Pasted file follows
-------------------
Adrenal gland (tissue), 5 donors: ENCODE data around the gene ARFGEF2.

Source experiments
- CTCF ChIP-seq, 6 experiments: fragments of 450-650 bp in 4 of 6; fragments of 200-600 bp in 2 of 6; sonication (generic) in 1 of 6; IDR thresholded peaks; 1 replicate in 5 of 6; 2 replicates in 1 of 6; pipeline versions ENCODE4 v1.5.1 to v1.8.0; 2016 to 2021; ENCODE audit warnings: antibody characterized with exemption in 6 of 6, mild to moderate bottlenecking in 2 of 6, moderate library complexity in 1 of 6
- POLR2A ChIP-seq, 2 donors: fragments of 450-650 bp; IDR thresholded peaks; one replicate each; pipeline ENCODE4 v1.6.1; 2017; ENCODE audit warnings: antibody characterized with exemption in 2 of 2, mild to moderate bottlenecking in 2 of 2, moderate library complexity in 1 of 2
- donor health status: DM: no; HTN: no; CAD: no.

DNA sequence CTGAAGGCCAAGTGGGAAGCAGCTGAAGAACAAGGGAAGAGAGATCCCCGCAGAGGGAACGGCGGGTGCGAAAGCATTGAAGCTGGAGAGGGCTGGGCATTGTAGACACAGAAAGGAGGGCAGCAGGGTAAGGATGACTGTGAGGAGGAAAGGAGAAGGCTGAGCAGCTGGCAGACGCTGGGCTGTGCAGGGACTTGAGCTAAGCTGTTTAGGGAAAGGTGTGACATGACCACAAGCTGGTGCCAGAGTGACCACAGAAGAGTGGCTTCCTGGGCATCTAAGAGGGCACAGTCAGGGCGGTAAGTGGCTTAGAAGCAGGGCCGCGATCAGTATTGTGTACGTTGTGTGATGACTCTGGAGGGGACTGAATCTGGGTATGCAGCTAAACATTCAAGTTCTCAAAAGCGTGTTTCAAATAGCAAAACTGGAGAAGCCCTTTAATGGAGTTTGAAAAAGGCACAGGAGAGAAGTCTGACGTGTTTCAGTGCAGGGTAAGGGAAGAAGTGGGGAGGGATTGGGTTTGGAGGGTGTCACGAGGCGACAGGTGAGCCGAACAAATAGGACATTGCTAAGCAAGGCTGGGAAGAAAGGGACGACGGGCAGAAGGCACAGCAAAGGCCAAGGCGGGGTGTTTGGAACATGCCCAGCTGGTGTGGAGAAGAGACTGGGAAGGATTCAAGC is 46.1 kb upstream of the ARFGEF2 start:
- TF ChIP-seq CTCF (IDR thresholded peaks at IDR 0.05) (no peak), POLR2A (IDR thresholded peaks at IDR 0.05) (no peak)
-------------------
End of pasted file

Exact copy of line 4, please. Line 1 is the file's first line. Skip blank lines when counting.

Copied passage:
- POLR2A ChIP-seq, 2 donors: fragments of 450-650 bp; IDR thresholded peaks; one replicate each; pipeline ENCODE4 v1.6.1; 2017; ENCODE audit warnings: antibody characterized with exemption in 2 of 2, mild to moderate bottlenecking in 2 of 2, moderate library complexity in 1 of 2